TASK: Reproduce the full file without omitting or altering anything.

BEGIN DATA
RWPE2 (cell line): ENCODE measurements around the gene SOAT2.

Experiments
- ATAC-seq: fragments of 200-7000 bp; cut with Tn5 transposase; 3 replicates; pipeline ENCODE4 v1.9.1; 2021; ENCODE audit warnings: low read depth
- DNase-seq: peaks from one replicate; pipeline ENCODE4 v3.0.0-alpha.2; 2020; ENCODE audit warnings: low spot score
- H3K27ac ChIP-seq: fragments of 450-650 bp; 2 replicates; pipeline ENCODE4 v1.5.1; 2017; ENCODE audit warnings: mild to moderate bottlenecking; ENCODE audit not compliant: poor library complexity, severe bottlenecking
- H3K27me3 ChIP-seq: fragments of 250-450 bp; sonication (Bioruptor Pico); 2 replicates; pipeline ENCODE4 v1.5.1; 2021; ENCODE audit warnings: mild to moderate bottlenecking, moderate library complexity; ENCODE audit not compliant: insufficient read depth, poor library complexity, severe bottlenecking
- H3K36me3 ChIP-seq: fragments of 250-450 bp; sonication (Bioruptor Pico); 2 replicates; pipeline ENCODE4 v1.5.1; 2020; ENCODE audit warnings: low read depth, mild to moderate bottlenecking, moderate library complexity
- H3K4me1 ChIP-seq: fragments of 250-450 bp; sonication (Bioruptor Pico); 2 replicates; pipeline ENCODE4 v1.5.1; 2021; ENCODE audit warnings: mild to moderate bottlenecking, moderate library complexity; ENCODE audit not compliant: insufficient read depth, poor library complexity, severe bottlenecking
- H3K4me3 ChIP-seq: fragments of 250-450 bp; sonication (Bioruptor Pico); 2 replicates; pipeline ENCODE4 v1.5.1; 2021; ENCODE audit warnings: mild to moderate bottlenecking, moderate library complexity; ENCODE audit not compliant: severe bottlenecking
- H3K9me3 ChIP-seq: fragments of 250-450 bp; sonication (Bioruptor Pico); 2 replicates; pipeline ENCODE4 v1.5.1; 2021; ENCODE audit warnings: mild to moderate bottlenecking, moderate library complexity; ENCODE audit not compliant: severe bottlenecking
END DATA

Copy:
RWPE2 (cell line): ENCODE measurements around the gene SOAT2.

Experiments
- ATAC-seq: fragments of 200-7000 bp; cut with Tn5 transposase; 3 replicates; pipeline ENCODE4 v1.9.1; 2021; ENCODE audit warnings: low read depth
- DNase-seq: peaks from one replicate; pipeline ENCODE4 v3.0.0-alpha.2; 2020; ENCODE audit warnings: low spot score
- H3K27ac ChIP-seq: fragments of 450-650 bp; 2 replicates; pipeline ENCODE4 v1.5.1; 2017; ENCODE audit warnings: mild to moderate bottlenecking; ENCODE audit not compliant: poor library complexity, severe bottlenecking
- H3K27me3 ChIP-seq: fragments of 250-450 bp; sonication (Bioruptor Pico); 2 replicates; pipeline ENCODE4 v1.5.1; 2021; ENCODE audit warnings: mild to moderate bottlenecking, moderate library complexity; ENCODE audit not compliant: insufficient read depth, poor library complexity, severe bottlenecking
- H3K36me3 ChIP-seq: fragments of 250-450 bp; sonication (Bioruptor Pico); 2 replicates; pipeline ENCODE4 v1.5.1; 2020; ENCODE audit warnings: low read depth, mild to moderate bottlenecking, moderate library complexity
- H3K4me1 ChIP-seq: fragments of 250-450 bp; sonication (Bioruptor Pico); 2 replicates; pipeline ENCODE4 v1.5.1; 2021; ENCODE audit warnings: mild to moderate bottlenecking, moderate library complexity; ENCODE audit not compliant: insufficient read depth, poor library complexity, severe bottlenecking
- H3K4me3 ChIP-seq: fragments of 250-450 bp; sonication (Bioruptor Pico); 2 replicates; pipeline ENCODE4 v1.5.1; 2021; ENCODE audit warnings: mild to moderate bottlenecking, moderate library complexity; ENCODE audit not compliant: severe bottlenecking
- H3K9me3 ChIP-seq: fragments of 250-450 bp; sonication (Bioruptor Pico); 2 replicates; pipeline ENCODE4 v1.5.1; 2021; ENCODE audit warnings: mild to moderate bottlenecking, moderate library complexity; ENCODE audit not compliant: severe bottlenecking